Mrs K response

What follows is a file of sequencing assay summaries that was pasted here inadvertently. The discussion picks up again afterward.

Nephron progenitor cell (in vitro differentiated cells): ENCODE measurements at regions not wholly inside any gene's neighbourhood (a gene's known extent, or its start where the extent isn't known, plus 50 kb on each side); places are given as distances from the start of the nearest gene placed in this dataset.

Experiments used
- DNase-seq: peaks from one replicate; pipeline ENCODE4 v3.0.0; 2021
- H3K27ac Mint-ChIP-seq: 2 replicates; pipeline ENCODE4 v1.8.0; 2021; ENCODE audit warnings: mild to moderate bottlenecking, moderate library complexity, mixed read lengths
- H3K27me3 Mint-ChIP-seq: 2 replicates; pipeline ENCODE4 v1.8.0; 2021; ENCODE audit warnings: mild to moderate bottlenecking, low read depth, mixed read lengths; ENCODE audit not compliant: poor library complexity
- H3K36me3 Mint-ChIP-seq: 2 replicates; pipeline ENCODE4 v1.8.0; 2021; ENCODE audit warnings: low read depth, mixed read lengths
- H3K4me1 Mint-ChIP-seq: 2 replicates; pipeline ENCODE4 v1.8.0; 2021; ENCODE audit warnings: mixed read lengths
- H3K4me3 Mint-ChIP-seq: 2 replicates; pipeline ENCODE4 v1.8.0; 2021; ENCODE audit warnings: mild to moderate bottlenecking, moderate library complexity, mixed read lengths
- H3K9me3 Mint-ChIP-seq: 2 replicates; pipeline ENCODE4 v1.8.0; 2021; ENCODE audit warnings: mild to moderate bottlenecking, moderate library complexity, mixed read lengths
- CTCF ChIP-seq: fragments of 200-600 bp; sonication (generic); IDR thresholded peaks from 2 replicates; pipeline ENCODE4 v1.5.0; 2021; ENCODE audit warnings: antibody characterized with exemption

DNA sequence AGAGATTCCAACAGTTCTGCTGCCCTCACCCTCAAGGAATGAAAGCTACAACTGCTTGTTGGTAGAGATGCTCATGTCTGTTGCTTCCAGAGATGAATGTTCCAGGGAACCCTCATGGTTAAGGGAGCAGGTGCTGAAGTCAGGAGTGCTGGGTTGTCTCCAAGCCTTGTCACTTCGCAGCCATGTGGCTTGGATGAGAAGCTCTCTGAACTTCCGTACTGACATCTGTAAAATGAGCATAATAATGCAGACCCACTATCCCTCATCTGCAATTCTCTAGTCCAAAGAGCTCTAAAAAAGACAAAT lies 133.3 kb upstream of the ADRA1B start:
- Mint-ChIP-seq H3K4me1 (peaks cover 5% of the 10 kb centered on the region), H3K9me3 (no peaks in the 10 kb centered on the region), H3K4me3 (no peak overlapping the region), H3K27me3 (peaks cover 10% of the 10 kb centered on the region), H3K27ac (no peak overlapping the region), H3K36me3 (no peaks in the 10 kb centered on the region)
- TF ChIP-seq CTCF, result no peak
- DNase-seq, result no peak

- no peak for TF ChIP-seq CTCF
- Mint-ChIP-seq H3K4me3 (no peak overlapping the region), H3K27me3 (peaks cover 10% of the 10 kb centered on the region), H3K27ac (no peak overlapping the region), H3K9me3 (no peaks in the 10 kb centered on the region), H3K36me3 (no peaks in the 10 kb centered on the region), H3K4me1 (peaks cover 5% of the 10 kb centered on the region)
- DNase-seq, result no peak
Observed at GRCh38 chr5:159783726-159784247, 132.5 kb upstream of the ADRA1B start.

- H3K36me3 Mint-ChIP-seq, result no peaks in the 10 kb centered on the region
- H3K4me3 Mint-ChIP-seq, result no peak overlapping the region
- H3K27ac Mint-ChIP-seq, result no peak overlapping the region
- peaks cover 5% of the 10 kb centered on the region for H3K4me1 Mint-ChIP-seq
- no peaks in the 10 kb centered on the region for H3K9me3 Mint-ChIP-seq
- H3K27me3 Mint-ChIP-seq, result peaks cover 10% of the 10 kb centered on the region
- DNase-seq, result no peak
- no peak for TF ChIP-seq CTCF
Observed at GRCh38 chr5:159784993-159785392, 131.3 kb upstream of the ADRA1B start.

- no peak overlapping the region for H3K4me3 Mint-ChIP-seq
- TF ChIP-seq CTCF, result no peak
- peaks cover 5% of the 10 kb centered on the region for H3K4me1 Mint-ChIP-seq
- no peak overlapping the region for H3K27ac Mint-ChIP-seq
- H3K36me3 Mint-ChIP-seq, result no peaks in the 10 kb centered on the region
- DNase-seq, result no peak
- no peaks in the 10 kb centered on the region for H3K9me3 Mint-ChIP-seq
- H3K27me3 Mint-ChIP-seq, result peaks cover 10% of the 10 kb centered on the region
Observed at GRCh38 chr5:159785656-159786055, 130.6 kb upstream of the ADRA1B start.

Mrs. K is exhibiting the signs and symptoms of heart failure.  Heart failure can be caused by left ventricular dysfunction or right ventricular dysfunction.  According to Ramani & Weber (2017), the S3 sound is the commonly known as the third heart sound.  The S3 sound commonly occurs when there is a volume overload in the circulatory system or when there is a ventricular dysfunction.  The S3 sound occurs when the rapid filling of the ventricle ends abruptly.  However, it is unclear as to where the sound originates from.  There are thoughts that the sound may be related to vibrations in the valve cusps or related to tautening of the cardiac muscles.  Auscultation of an S3 heart sound is difficult to hear and often goes unnoticed if heart failure is not being assessed as a possibility.  Auscultation of the heart sound will be heard best in different locations dependent on where the S3 sound originates from.  Ramani & Weber (2017) point out that an S3 sound in the left ventricle would be best heard with the patient in the left lateral decubitus position, in held end expiration, and with the bell of the stethoscope.  When an S3 sound is originating in the right ventricle, the sound would be best heard along the left lower sternal border and the sound would be louder during inspiration.  Some causes of ventricular dysfunction may include ischemia, cardiomyopathy, myocarditis, and cor pulmonale.  The S3 sound is a key factor in the diagnosis of congestive heart failure (Ramani & Weber, 2017).In addition to the S3 heart sound, Mrs. K is exhibiting many other symptoms that are common findings in the assessment of a patient with heart failure.  Symptoms of heart failure may include pulmonary rales, extremity edema, dyspnea, orthopnea, and systemic edema.  According to Long et al. (2019), the most common symptoms associated with acute heart failure include paroxysmal nocturnal dyspnea, orthopnea, and edema.  This is caused from elevated filling pressures of the left ventricle of the heart.  In addition, Mrs. K is exhibiting inspiratory crackles due to the likelihood of pulmonary edema secondary to congestive heart failure.  Because of Mrs. K’s history of myocardial infarction and coronary artery bypass surgery, this may present as a major reason of her congestive heart failure that may have been steadily progressing.  Risk factors for heart failure include uncontrolled hypertension, renal disease, heart disease, diabetes, dysrhythmias, and cardiac ischemia.  Long et al. (2019) outlined the proper diagnostic techniques of heart failure in an emergency room setting.  This includes the auscultation of client’s cardiac rhythm and pulmonary assessment.  It also includes laboratory testing to include a complete blood count, basic metabolic panel, a BNP level, troponin, renal function testing, and liver function testing.  A decreased glomerular filtration rate was associated with increased length in hospital stay and mortality rates.  An electrocardiogram and x-ray imaging was also recommended in the diagnosis of heart failure (Long et al., 2019).ReferencesLong, B., Koyfman, A., & Gottlieb, M. (2019). Diagnosis of acute heart failure in the emergencydepartment: An evidence-based review. The Western Journal of Emergency Medicine,20(6), 875-884., S., & Weber, B.N. (2017). Detecting the gallop: the third heart sound and itssignificance. Medical Journal of Australia, 206(5), 198-199.

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